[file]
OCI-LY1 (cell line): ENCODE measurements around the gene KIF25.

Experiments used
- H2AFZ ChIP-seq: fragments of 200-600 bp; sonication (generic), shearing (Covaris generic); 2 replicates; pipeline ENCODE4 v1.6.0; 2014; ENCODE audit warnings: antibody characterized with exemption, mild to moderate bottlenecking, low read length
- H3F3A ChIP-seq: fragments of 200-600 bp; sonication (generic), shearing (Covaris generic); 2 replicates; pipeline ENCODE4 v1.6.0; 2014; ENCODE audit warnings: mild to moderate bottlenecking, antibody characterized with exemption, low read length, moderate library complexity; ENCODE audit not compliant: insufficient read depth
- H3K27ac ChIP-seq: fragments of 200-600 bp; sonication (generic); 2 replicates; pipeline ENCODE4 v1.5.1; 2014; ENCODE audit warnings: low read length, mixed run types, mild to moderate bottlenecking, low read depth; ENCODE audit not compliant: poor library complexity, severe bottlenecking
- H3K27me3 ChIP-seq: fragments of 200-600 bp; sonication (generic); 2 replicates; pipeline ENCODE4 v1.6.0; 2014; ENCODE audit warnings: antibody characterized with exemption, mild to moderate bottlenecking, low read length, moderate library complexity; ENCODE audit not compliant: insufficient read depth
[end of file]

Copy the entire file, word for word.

OCI-LY1 (cell line): ENCODE measurements around the gene KIF25.

Experiments used
- H2AFZ ChIP-seq: fragments of 200-600 bp; sonication (generic), shearing (Covaris generic); 2 replicates; pipeline ENCODE4 v1.6.0; 2014; ENCODE audit warnings: antibody characterized with exemption, mild to moderate bottlenecking, low read length
- H3F3A ChIP-seq: fragments of 200-600 bp; sonication (generic), shearing (Covaris generic); 2 replicates; pipeline ENCODE4 v1.6.0; 2014; ENCODE audit warnings: mild to moderate bottlenecking, antibody characterized with exemption, low read length, moderate library complexity; ENCODE audit not compliant: insufficient read depth
- H3K27ac ChIP-seq: fragments of 200-600 bp; sonication (generic); 2 replicates; pipeline ENCODE4 v1.5.1; 2014; ENCODE audit warnings: low read length, mixed run types, mild to moderate bottlenecking, low read depth; ENCODE audit not compliant: poor library complexity, severe bottlenecking
- H3K27me3 ChIP-seq: fragments of 200-600 bp; sonication (generic); 2 replicates; pipeline ENCODE4 v1.6.0; 2014; ENCODE audit warnings: antibody characterized with exemption, mild to moderate bottlenecking, low read length, moderate library complexity; ENCODE audit not compliant: insufficient read depth